Adler, Karen R., and Paul M. Swiercz. "Taming the Performance Bell Curve." Training & Development. October 1997.
Churchill, N., and V. Lewis. "The Five Stages of Small Business Growth." Harvard Business Review. May-June 1983.
Dodge, H. Robert, and John E. Robbins. "An Empirical Investigation of the Organizational Life Cycle Model for Small Business Development and Survival," Journal of Small Business Management. January 1992.
Dodge, H. Robert, Sam Fullerton, and John E. Robbins. "Stage of the Organizational Life cycle and Competition as Mediators of Problem Perception for Small Businesses." Strategic Management Journal. February 1994.
Fletcher, Douglas A., and Ian M. Taplin. "Organizational Evolution: The American Life Cycle." National Productivity Review. Autumn 2000.
Gibson, James L, John M. Ivancevich, and James H. Donnelly, Jr. Organizations: Behavior, Structure, Processes. Irwin, 1994.
Greiner, L. "Evolution and Revolution as Organizations Grow," Harvard Business Review. July-August 1972.
Hanks, S., C. Watson, E. Jansen, and G. Chandler, "Tightening the Life-Cycle Construct: A Taxonomic Study of Growth Stage Configurations in High-Technology Organizations," Entrepreneurship Theory and Practice. Winter 1993.
Kazanjian, R. "Relation of Dominant Problems to Stages of Growth in Technology-Based New Ventures." Academy of Management Journal. June 1988.
Miller, D., and P. Friesen, "A Longitudinal Study of the Corporate Life Cycle," Management Science. October 1984.
Quinn, R., and K. Cameron, "Organizational Life Cycles and Shifting Criteria of Effectiveness: Some Preliminary Evidence." Management Science. January 1983.
Smith, K., T. Mitchell, and C. Summer, "Top Level Management Priorities in Different Stages of the Organizational Life Cycle," Academy of Management Journal. December 1985.
Tyebjee, T., A. Bruno, and S. McIntyre, "Growing Ventures Can Anticipate Marketing Stages," Harvard Business Review. January-February 1983.
Organizational Life Cycle (Encyclopedia of Business)
Organizational life cycle (OLC) is a model that proposes that businesses, over time, progress through a fairly predictable sequence of developmental stages. This model is linked to the study of organizational growth and development. It is based on a biological metaphor of living organisms, which have a regular pattern of development: birth, growth, maturity, decline, and death. Likewise, the OLC of businesses has been conceived of as generally having four or five stages of development: start-up, growth, maturity, and decline, with diversification sometimes considered to be an additional stage coming between maturity and decline.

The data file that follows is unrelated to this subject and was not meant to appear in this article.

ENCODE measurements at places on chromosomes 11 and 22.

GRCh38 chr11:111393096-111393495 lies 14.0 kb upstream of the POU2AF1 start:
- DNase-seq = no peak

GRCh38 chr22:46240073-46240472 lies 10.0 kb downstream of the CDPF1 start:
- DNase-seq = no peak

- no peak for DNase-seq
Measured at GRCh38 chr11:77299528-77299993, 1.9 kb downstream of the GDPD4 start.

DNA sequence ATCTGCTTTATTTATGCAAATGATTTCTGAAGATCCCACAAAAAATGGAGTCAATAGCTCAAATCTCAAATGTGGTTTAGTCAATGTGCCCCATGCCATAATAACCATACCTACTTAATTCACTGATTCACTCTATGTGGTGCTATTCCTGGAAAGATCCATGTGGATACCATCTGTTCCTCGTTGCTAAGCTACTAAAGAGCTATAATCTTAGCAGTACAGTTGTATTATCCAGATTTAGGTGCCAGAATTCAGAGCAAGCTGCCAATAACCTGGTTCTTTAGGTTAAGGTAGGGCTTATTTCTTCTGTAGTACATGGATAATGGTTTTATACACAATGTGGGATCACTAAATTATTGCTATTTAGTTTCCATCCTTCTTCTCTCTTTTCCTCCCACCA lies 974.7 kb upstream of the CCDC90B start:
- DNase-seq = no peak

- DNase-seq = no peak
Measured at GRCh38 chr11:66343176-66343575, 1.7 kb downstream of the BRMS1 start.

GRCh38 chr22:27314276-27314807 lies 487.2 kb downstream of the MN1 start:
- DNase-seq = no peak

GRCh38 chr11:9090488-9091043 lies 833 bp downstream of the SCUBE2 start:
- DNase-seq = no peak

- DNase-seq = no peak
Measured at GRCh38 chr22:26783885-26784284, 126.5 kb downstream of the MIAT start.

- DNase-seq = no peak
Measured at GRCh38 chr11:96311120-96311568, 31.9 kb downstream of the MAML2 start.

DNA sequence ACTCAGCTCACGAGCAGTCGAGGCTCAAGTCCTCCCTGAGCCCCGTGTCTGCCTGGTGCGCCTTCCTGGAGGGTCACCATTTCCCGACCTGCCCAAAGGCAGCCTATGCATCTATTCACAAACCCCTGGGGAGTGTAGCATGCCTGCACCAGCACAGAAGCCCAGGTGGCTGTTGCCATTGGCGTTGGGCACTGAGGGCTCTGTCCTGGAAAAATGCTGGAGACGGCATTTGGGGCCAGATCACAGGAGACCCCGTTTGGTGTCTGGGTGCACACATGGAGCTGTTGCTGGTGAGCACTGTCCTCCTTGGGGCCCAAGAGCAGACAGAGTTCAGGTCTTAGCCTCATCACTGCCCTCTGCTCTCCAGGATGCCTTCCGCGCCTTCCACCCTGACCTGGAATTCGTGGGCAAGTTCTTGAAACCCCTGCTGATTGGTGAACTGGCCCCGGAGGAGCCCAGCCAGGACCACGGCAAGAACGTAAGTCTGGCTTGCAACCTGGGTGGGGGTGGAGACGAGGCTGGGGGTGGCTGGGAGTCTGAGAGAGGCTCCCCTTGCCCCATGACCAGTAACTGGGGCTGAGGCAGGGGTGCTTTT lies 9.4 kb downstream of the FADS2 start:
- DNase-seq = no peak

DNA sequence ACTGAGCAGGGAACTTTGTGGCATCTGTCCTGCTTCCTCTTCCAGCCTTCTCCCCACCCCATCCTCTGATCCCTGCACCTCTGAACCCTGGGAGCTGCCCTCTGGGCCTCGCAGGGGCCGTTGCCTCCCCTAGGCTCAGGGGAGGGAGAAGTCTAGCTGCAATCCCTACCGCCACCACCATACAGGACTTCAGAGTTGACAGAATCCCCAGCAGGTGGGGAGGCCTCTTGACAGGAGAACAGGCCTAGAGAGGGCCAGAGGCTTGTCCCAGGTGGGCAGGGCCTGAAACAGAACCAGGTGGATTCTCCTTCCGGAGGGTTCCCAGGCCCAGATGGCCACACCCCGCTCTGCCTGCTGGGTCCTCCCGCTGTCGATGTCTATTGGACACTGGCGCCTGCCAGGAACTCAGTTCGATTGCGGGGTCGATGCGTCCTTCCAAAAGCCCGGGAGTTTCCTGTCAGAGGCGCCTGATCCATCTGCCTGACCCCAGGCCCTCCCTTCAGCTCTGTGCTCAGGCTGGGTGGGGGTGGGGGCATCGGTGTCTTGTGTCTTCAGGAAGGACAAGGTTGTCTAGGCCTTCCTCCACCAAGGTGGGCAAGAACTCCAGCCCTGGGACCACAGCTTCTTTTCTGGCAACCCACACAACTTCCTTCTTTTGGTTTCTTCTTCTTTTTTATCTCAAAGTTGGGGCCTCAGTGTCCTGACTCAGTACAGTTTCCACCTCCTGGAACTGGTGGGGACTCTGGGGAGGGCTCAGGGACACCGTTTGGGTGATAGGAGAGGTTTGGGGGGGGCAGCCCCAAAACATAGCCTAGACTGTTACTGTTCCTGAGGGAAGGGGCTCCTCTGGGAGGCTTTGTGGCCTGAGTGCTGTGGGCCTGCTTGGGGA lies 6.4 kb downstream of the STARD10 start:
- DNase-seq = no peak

During the start-up stage, companies accumulate capital, hire workers, and start developing their products or services. Toward the end of this stage, companies often experience explosive growth and begin to hire new employees rapidly, because business opportunities exceed infrastructure and resources.
This expansion continues into the growth stage where companies increase their resources and workforces dramatically. The financial situation of companies usually improves during this stage, as company revenues grow and as companies establish strong customer bases. Despite their expansion, companies may still need additional funds to exploit all the available growth opportunities, so many go public at this point, too.
The maturity stage is marked by security and by a slight slowdown. By this stage, companies have amassed assets and solid profits, by becoming established in the market. The primary area of business has become a cash cow because it controls a sizable market share and continues to yield profits, but experiences slow or stagnant growth. In order to avoid the decline stage, mature companies often take a variety of actions to renew their growth, such as acquiring other companies and expanding product lines. Some business theorists consider the foray into new markets a separate stage, namely, the diversification stage.
If companies fail to implement measures to improve growth, they will most likely enter the fourth and final stage of the OLC: decline. In this stage, not only company hiring drops, but also company sales and profits. Furthermore, demand for a company's products or services decreases. To compensate for the decline, companies launch downsizing or reengineering campaigns during this stage. If these efforts do not succeed, however, companies look for a buyer or shut down.
As companies progress through the organizational life cycle the criteria for their effectiveness change. Companies tend to change their management styles, reward systems, organization structures, communication and decision-making processes, and corporate strategies. As companies mature, they usually strive to become more innovative or they diversify by making acquisitions.